Now that I’m singing at a church again (Grace Cathedral–love it!), I’ve got another calendar layered over the top of life–the liturgical calendar. In addition to the big, easy to remember holiday seasons like Advent and Lent, there are swaths of time in the calendar that don’t correspond with major feasts or holidays–called Ordinary Time. Although we’re still in the fifty days of Eastertide, the major activities of the church year have slowed to a lull and things seem more ‘regular’ to me.
Ordinary Time proper will begin at the end of May with Pentecost, but for me, it seems to already have come. I’ve finished most of my major concerts for the year; arts groups all over seem to be wrapping up their seasons. School is winding down, and end of the year performances loom on the horizon. I’m actually quite excited and looking forward to the mundanity of a ‘regular’ week or two this month and next, with no special gigs or events.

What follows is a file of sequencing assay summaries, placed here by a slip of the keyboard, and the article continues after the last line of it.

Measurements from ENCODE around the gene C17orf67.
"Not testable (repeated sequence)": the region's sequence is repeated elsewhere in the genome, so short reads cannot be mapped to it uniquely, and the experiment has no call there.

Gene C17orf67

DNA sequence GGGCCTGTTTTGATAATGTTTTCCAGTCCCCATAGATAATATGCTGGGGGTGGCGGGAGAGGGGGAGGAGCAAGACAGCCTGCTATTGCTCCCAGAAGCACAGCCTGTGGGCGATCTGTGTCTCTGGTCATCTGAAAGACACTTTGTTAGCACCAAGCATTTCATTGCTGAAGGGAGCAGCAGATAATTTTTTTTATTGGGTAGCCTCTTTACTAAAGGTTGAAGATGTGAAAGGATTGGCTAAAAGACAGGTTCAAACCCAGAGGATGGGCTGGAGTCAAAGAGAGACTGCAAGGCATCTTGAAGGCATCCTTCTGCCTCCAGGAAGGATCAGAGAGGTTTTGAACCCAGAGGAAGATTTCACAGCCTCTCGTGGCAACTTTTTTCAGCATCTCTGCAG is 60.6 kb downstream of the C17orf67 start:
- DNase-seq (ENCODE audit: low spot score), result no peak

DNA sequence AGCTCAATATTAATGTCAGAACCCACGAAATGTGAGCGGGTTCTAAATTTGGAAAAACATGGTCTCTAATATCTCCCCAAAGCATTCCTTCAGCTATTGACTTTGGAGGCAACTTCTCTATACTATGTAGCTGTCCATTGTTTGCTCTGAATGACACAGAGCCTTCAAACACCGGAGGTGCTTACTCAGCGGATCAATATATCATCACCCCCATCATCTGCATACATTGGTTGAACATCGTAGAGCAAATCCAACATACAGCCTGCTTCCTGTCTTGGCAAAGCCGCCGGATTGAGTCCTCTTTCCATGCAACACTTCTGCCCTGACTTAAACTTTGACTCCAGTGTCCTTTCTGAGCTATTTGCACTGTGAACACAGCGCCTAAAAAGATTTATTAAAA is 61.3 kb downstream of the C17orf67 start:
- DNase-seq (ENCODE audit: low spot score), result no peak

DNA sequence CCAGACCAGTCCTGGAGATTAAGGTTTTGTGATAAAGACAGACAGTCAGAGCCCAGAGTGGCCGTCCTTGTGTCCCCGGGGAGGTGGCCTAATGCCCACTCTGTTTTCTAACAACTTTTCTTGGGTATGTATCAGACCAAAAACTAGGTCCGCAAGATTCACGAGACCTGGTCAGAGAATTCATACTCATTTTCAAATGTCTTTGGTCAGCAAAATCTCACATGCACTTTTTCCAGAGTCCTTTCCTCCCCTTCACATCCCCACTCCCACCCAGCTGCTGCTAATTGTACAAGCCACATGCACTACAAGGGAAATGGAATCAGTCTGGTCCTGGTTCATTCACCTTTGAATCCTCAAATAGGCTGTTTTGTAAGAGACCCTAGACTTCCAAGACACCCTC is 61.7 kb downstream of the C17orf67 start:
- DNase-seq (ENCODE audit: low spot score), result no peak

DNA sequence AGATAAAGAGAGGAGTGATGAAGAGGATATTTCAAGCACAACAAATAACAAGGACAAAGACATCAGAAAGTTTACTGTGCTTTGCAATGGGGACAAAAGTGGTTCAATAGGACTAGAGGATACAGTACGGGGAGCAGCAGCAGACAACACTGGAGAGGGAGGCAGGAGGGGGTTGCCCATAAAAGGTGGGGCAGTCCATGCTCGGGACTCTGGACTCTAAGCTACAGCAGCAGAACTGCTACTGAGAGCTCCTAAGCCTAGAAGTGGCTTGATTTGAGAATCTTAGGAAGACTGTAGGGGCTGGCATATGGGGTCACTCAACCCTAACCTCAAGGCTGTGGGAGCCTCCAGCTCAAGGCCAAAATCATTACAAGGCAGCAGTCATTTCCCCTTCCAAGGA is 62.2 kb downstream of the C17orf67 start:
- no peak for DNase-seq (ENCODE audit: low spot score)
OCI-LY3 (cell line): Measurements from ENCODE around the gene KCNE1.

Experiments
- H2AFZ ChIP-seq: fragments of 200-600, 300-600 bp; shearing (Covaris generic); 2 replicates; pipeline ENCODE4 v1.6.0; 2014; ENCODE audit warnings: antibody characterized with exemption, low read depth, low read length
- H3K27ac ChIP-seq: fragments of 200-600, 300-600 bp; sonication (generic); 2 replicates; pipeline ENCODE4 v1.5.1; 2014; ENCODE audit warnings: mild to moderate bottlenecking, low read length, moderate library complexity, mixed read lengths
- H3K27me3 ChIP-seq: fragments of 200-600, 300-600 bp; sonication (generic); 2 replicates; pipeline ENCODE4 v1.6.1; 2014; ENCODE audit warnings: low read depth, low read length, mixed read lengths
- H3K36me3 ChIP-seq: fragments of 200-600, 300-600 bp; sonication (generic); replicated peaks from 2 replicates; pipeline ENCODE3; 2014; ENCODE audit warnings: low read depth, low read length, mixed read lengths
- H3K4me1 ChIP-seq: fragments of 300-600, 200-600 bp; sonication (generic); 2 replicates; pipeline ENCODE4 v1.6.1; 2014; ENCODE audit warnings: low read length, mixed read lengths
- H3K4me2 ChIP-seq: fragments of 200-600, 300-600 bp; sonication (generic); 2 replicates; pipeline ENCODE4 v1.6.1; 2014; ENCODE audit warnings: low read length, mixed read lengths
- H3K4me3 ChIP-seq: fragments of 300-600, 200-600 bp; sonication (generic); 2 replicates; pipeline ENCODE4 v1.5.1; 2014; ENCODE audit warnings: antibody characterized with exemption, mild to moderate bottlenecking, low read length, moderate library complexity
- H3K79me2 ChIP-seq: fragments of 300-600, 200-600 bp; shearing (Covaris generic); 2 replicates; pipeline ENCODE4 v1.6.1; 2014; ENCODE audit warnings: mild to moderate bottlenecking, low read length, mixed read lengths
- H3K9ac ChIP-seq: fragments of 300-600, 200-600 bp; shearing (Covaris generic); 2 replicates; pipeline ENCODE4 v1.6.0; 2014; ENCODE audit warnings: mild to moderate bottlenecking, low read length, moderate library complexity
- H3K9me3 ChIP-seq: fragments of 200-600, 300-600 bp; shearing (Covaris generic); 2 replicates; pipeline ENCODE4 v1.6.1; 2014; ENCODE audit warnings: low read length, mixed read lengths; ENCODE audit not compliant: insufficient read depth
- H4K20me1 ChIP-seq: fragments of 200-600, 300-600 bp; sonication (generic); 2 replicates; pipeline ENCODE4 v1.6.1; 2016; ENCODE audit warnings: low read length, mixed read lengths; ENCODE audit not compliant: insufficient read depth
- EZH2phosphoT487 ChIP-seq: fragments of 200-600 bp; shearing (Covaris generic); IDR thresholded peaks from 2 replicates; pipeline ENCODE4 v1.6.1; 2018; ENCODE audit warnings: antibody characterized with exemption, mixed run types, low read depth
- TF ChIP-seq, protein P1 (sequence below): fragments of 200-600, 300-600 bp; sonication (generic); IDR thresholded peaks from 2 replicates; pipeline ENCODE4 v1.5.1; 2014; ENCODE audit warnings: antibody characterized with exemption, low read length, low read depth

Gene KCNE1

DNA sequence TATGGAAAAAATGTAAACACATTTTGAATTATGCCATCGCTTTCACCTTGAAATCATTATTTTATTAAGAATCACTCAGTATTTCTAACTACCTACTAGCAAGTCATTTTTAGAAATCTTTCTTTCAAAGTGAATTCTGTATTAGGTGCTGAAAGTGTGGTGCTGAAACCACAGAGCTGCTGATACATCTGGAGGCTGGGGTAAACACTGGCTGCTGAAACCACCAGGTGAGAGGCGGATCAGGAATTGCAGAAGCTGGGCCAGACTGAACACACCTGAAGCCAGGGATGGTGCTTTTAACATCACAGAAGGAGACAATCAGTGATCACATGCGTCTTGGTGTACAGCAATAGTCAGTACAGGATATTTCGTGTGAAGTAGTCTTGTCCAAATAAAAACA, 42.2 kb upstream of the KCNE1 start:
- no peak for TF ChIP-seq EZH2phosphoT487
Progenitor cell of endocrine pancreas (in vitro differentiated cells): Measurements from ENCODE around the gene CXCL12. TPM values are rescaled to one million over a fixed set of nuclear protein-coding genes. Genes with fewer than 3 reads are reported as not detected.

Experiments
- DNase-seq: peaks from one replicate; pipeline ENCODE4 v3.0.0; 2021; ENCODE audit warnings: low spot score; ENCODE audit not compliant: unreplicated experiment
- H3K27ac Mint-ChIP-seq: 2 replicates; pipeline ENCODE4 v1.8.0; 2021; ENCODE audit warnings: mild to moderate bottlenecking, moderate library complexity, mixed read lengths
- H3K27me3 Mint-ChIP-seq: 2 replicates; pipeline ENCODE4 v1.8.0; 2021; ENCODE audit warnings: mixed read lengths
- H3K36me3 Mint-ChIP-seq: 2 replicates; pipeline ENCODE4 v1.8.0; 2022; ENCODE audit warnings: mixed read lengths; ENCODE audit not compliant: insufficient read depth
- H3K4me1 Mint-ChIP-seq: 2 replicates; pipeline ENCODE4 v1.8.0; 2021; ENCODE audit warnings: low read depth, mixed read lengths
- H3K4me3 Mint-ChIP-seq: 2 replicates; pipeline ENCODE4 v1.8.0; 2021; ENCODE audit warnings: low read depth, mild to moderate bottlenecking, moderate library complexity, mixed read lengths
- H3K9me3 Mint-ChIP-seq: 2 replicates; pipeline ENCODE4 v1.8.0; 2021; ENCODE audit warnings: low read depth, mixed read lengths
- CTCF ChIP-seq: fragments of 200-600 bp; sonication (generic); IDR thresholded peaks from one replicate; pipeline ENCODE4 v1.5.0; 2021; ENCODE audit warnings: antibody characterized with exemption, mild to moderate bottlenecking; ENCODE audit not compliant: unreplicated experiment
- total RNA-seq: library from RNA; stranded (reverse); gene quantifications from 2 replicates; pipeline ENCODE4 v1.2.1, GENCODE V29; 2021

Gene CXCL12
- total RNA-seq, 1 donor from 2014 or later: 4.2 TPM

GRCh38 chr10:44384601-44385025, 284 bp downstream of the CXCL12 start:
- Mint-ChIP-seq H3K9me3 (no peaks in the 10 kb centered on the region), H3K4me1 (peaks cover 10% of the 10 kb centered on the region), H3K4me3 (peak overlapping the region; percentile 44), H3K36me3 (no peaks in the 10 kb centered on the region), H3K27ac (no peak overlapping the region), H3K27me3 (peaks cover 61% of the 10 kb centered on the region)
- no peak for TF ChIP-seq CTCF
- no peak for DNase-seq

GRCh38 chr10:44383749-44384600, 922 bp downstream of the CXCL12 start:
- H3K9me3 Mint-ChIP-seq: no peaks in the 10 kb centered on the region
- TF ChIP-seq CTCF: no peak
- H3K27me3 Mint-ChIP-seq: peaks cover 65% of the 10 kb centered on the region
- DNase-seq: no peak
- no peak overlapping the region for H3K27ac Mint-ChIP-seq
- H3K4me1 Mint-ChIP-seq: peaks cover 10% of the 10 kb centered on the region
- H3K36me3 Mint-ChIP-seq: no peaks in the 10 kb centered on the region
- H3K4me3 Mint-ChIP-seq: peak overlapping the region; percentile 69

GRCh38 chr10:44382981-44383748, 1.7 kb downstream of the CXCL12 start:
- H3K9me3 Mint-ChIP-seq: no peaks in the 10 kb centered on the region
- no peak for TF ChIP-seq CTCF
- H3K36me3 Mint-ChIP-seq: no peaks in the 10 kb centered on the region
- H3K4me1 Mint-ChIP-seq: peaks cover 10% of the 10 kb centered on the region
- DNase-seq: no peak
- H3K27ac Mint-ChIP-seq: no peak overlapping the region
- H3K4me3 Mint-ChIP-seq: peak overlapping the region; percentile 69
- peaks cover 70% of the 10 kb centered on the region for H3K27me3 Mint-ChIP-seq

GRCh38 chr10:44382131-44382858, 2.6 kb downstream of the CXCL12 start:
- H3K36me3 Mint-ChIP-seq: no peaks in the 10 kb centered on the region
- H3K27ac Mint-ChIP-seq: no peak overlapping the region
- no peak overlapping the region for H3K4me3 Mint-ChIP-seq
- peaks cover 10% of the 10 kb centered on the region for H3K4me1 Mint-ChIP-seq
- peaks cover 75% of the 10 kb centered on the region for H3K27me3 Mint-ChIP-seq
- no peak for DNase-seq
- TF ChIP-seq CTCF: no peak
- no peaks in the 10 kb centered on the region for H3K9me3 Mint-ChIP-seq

We have become addicted to the high in our modern American lifestyle. Everyone fills his or her life with more and more events, activities, and devices. We argue about who’s busier, and we proudly complain about how exhausted we are. Even yoga classes are getting faster, hotter, sweatier, and more ‘powerful.’ We’re losing Ordinary Time.
This month, and for the next few once it officially begins, I’m celebrating ordinariness, mundanity, the plateau of a regular life between holidays, peaks, and valleys. While my ego may be unsettled by the lack of accomplishment and stimulation, my Self awareness and heart are ready and happy to be Ordinary.